My fibromyalgia flares when it’s very hot, although it’s much better this year than in years past. In past years I’ve been cloistered inside by the window air conditioner and not able to go outside at all in July and early August, but this year I can go out now and then. Still, I have not been strong enough to do a lot of weeding in the garden or to turn over the compost. My flowers out front are a mess. The cucumbers died because I couldn’t water them often enough.

I keep bargaining with God about that as well: I could be so much more helpful, if I could just stop taking days off.

I don’t have the things I want. I have a chronic illness. I have a rental house on 3900 square feet, with a personable elderly neighbor couple on one side and a menacing angry neighbor on the other. The Baker Street Irregulars run around making messes. I have gunshots and drug dealers just a block to the east of me, and insufferably snobby wealthy people who have told me they’re insulted that poorer people like me live in LaBelle just a block to the west.

I have red clover in the grass, which entices the bees to pollinate my garden. I have two hands to pollinate the few things the bees don’t help with. And I have a vole who helps me with the bean harvest.

There’s another Shaker hymn that everybody knows:

Tis a gift to be simple! ‘Tis a gift to be free! 

A gift to come out where you ought to be! 
And when we find ourselves in a place just right

‘Twill be in the Valley of Love and Delight! 

Where true simplicity is gained, 

To bow and to bend we shan’t be ashamed. 

To turn, turn, will be our delight

‘Til by turning, turning we come out right! 

I was singing that the other day when I hand-pollinated the tiny corn patch. You have to hand-pollinate the corn, if your patch is small, because corn pollinates by wind. In a large corn patch, the pollen is blowing everywhere. Corn begets more corn; small amounts of corn get you nothing if you wait for the wind to make it for you. I only have twelve stalks, so in order to get a harvest I have to take a bit of the pollen on my fingers and rub it on the cornsilk.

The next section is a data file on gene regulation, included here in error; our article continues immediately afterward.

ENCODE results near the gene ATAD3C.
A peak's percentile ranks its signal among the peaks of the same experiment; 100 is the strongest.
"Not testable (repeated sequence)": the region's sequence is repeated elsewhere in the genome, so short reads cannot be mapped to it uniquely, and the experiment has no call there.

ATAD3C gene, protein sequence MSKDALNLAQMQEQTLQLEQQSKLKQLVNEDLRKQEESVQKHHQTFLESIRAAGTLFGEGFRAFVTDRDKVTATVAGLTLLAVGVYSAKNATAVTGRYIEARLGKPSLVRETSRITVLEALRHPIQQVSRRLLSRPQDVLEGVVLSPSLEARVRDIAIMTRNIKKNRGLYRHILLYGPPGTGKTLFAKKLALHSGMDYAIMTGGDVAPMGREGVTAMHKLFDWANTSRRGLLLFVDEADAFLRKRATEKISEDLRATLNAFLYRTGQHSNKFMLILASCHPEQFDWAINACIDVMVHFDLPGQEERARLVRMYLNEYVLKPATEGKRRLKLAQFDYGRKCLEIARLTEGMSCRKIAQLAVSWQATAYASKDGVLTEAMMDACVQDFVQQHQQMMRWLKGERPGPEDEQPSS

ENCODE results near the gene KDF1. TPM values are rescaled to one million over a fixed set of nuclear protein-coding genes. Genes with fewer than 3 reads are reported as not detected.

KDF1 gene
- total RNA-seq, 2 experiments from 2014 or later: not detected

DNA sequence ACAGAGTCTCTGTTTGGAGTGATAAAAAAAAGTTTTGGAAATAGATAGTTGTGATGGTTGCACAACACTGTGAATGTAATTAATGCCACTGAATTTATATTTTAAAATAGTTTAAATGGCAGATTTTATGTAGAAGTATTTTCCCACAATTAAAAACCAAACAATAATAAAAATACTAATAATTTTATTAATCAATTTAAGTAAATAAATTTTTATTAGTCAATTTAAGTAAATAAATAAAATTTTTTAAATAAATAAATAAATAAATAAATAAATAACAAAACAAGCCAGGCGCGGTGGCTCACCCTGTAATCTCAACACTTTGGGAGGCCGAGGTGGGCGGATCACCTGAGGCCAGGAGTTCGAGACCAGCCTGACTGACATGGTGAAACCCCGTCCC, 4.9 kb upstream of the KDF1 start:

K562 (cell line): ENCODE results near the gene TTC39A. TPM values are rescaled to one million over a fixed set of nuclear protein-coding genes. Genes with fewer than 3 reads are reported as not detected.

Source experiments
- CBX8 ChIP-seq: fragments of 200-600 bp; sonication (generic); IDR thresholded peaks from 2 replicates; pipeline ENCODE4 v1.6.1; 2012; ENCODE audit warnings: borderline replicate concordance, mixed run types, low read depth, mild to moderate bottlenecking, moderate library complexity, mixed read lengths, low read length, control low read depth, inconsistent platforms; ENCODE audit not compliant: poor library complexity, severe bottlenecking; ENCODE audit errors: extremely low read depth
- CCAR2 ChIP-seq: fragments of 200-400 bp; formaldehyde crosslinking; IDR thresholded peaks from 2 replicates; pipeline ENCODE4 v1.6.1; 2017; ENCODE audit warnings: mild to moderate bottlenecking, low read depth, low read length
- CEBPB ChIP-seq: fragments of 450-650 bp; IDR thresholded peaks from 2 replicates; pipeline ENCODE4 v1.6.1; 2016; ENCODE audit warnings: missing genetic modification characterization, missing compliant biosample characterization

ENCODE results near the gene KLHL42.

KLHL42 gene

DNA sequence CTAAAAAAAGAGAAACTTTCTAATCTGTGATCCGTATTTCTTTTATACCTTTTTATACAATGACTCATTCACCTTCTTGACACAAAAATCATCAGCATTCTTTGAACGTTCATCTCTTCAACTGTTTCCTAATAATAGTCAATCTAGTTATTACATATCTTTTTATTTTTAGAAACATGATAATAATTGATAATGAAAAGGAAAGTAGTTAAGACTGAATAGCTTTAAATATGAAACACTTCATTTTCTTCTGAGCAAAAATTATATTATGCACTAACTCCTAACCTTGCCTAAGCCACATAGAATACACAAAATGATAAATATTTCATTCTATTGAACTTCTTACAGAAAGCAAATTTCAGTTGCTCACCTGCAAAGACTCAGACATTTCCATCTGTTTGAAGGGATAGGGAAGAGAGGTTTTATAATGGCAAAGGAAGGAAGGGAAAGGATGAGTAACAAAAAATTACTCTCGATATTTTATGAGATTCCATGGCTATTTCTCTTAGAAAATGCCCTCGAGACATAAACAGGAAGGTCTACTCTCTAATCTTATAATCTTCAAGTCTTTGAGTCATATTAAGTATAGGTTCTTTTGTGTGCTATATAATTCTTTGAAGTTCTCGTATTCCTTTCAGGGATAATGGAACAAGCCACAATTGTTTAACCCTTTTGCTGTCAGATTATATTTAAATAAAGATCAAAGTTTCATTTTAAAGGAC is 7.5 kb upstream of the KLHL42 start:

As I was rubbing the cornsilk, I came across a mantis just the same color of the green corn stalks, staring at me as only a mantis can stare.

I hate mantids. They usually make me want to shudder and go inside. But somehow it was so peaceful out in the yard that I didn’t remember to be afraid of the mantis. I just sang to her as I finished my work.

Where true simplicity is gained, to bow and to bend we shan’t be ashamed. To turn, turn, will be our delight til by turning, turning we come out right! 

There’s a commercialized, capitalist notion of simplicity that’s marketed to people like me. I must say it’s very appealing. The way we’re told to simplify our lives, is by buying things. Take all our old dishes and books and clothing to the thrift store and replace them with brand new simple, color-coordinated outfits; plain white handmade flatware; a single handcrafted bookcase for those few books we most need. Get a house that’s fresh and wholesome-looking, all painted in white and shiny clean hardwood. Hang wooden pegs on the wall for organization instead of keeping things in plastic containers. Stuff your kitchen with fussy expensive organic foods in glass crocks. Spend lots of money and take a lot of complication to make your house, wardrobe and diet look, aesthetically, simple.

True Simplicity is something else altogether.

True Simplicity, the simplicity that Christians are to seek, can be gotten without spending a cent.

True simplicity involves living the life you have, rather than the one you envision yourself having, by the grace of God, relying on Him.  Of course this house and garden aren’t nice. Of course this neighborhood is a disaster. I haven’t got the money to replace my plastic boxes with glass crocks or paint the rental house’s ghastly paneling wholesome white. I can’t buy my dream house on a quarter acre just now. I can’t hide Easter-egger bantams from the landlord, and the menacing neighbor would probably feed them to her dog if I did. I can’t work outside in the hot sun every day. I can’t even get that car, not yet, not til I finish those lessons. And this is complicated and very difficult. It’s not aesthetic. It’s not fun. It’s not even safe. It’s dangerous, harsh and ugly. But it’s where I am right now. I am not called to be Mary who lives on a quarter acre and grows her own orchard in blissful safety, right now. God only expects me to be Mary who lives in the fusty old rental house in LaBelle, and reverences Him in the people I meet by the small means available to me. Maybe someday I’ll be somebody else, but my vocation is to be myself, just now.

That’s True Simplicity, the grace to be your own self, and bow and bend and not be ashamed. True Simplicity is the grace to turn and turn until you come out right– not necessarily beautiful or comfortable, but right.

To sing and dance, well or badly as you’re able, and follow Emmanuel, and cross the beautiful and the ugly in the nature all around you, and keep on following the Lamb.

O sister aren’t you happy, followers of the Lamb?

Yes, I think I am happy.

 

 

Image via Pixabay

Mary Pezzulo is the author of Meditations on the Way of the Cross